Senior civil servant tells MPs Government is “very clear” the cost of mid-rise building repairs will come from the industry 

A senior civil servant has indicated the government could expand existing plans for a building safety levy if negotiations with housebuilders fail to raise enough to pay for fire safety repairs to mid-rise blocks in England with unsafe cladding. 


Richard Goodman in parliament on Monday

Richard Goodman, director general of building safety at the Department of Levelling Up, Housing and Communities (DLUHC), told MPs the “openendedness” of the levy depended on the industry’s response to the government’s call for it to stump up £4bn voluntarily.  

He explained the government will not firm up the levy’s scope until it knows “what the development sector is going to do in terms of its voluntary solution”. He also said the housing department was looking at the responses to the consultation on the levy, which closed in October last year. 

The original intention for the Building Safety Levy was for it to be paid when developers wanted permission to build high-rise buildings. However, the department is now looking to change the scope of the levy to allow it to be charged against all residential permissions by amending the Building Safety Bill. 

Chair of the Levelling Up, Housing and Communities select committee Clive Betts asked: “You are saying if the industry doesn’t respond favourably on a voluntary basis then the levy will be extended to raise more than initially intended?”

Goodman said: “All I’m saying here today is the department is very clear the remainder of the cost for building safety will come from the industry and the department will take powers it needs in order to make that happen should that be necessary, which we hope it won’t be.”

Gove has already threatened to remove funding and stop developers from trading if developers don’t pay into the £4bn fund to remediate mid-rise blocks (11 to 18 metres high). The largest housebuilders were given until early this month to agree to contribute to it. 

Chris Warenius, legal director at law firm Harold Benjamin, has called Gove’s amendments to the bill “draconian” and “extreme”.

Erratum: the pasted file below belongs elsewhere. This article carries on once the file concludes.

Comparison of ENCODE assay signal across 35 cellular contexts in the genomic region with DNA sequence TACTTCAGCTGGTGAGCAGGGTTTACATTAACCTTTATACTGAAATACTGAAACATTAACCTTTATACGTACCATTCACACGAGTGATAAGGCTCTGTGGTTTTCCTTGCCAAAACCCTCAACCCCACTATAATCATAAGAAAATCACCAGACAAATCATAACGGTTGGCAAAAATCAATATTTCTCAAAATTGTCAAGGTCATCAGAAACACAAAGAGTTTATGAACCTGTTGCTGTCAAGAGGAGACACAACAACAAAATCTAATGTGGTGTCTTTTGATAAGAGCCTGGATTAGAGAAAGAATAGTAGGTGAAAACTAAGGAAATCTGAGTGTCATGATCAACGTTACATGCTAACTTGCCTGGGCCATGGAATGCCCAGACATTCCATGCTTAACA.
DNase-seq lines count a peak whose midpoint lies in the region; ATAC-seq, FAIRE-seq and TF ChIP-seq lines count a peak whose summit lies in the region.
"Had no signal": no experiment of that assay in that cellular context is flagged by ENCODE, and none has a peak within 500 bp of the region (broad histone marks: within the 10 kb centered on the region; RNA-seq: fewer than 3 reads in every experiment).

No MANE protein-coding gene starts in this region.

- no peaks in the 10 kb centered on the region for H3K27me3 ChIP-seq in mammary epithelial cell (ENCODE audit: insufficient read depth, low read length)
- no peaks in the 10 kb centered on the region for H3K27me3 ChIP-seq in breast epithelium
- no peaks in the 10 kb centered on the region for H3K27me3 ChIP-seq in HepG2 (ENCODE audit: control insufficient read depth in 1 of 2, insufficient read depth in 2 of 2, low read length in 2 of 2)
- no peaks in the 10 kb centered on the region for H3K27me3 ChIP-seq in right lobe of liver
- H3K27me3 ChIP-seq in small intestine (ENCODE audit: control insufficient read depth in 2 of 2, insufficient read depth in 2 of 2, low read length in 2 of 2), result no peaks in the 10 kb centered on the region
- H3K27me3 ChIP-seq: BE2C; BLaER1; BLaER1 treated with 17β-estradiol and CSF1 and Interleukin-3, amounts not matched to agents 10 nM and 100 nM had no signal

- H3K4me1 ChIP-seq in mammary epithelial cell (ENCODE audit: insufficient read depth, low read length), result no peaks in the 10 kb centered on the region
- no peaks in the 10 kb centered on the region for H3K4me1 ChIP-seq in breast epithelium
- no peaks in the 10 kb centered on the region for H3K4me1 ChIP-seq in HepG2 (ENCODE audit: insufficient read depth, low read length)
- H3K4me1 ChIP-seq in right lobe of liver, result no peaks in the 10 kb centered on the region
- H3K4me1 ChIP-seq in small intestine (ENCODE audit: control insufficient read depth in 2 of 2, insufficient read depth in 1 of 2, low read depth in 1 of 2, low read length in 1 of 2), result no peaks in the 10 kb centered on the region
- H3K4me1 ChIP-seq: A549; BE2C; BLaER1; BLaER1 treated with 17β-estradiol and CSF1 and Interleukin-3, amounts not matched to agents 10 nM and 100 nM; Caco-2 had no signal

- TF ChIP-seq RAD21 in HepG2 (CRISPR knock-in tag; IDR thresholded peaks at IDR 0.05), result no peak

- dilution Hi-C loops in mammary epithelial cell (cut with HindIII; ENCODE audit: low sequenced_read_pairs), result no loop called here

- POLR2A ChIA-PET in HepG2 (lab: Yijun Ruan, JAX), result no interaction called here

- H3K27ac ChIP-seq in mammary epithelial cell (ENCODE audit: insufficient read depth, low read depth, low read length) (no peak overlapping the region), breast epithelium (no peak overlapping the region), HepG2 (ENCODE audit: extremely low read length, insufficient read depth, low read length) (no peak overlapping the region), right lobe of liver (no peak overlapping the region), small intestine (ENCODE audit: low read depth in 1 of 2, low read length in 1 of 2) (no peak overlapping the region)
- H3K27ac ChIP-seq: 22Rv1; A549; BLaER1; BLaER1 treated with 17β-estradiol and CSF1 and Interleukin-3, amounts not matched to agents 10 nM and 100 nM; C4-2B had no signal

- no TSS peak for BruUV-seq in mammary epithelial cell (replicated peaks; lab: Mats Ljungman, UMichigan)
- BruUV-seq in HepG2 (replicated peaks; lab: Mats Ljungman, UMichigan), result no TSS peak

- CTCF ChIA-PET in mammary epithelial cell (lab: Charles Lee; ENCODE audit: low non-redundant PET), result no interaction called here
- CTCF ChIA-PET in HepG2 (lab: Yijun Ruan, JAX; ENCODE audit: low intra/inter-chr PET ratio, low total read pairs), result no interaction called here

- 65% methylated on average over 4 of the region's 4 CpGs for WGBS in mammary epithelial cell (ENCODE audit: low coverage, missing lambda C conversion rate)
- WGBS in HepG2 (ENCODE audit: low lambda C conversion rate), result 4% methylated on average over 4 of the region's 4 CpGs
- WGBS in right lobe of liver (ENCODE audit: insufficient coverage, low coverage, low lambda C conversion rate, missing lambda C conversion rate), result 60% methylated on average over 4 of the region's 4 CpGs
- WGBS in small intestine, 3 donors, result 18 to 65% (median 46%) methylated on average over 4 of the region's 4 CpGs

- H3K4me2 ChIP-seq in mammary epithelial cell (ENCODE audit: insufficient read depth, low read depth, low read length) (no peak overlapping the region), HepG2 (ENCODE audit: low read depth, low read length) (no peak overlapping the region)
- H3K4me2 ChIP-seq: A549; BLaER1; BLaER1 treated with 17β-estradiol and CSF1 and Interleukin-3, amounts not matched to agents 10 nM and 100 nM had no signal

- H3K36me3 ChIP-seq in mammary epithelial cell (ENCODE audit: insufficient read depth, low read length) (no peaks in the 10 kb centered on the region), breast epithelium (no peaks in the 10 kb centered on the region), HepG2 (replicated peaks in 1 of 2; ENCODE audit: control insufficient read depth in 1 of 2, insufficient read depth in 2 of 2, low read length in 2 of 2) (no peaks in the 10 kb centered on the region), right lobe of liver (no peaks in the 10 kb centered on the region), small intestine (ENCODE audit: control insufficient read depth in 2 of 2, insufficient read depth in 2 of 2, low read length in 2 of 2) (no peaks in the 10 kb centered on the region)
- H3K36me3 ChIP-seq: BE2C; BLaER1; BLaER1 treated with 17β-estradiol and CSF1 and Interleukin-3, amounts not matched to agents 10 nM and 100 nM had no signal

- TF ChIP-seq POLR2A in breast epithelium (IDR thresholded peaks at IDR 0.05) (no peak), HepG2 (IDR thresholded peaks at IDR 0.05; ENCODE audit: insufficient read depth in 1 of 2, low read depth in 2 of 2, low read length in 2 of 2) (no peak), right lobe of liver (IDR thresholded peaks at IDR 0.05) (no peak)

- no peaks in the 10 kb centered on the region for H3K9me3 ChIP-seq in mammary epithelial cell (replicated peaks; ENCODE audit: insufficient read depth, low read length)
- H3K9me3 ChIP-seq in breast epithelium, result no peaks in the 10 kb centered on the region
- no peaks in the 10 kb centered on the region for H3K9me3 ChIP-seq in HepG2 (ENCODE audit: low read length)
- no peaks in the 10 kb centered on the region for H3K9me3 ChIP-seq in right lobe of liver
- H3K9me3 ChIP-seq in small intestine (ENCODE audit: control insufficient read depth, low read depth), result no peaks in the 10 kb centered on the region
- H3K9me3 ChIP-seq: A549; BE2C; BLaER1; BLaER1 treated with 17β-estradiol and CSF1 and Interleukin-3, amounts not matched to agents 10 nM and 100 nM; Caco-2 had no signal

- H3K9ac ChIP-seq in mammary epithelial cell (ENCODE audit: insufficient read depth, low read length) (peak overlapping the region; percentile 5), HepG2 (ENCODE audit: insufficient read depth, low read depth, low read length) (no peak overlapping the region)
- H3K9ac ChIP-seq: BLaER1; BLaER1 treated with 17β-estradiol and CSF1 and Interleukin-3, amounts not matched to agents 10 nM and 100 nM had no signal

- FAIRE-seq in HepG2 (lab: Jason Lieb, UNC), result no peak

Goodman’s warning comes after Housing Today reported on Monday that housing secretary Michael Gove said he was “disappointed” housebuilders had not come forward with a fully-funded remediation plan to fix fire safety issues in tower blocks.    

He wrote to the Home Builders Federation calling for developers to work with officials and come up with an agreed plan by the end of March. Gove stated he expected developers “to make public commitments”. 

Goodman also confirmed to the committee that the government wanted the whole housebuilding industry to share the cost of remediating mid-rise blocks where the owner or freeholder can not be found. 

He told MPs it was an “inescapable reality” that “there will be an increased burden on the sector as a whole with those orphaned buildings.”

The phrase ‘orphaned buildings’ refers to those where repairs are needed but where the owners or original developers cannot be traced to pay for repairs, often because they are abroad. 

Committee member Conservative Bob Blackman said he was concerned that freeholders and developers who “got on with the job” of remediating cladding would pay for their own buildings but also “get penalised for those who haven’t done it”. He was worried this would discourage companies from removing cladding in the future because of this “double whammy”. 

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But Goodman said that in order to protect leaseholders, he needed to work out “what is the most equitable way of distributing the burden of dealing with those orphaned buildings across the remainder of the industry?”

He added: “I’d love to be able to create a mechanism where only the polluter [individual or organisation that has not done the remedial work] has to pay. That is not going to be possible. What we are looking for is the most equitable distribution across the industry as a whole where there are those orphaned buildings.”

During the session Goodman was keen to point out developers not doing their bit to pay for and remediate unsafe buildings would be “very brave”, explaining the department was “keen to push enforcement action wherever that is possible.”

The government is also expecting about £2bn to be raised over the next 10 years from the industry for unsafe cladding on blocks between 11 and 18 metres high from the residential property developer tax, which is coming in from the 1 April and will be at a rate of 4% on developer profits exceeding £25m. 

The Treasury has pledged £5.1m for all the necessary remedial works on high-rise blocks in England. Jeremy Pocklington, permanent secretary at the housing department, told MPs at the committee meeting yesterday he thought this money would be “sufficient” to do the job of remediating high-rises.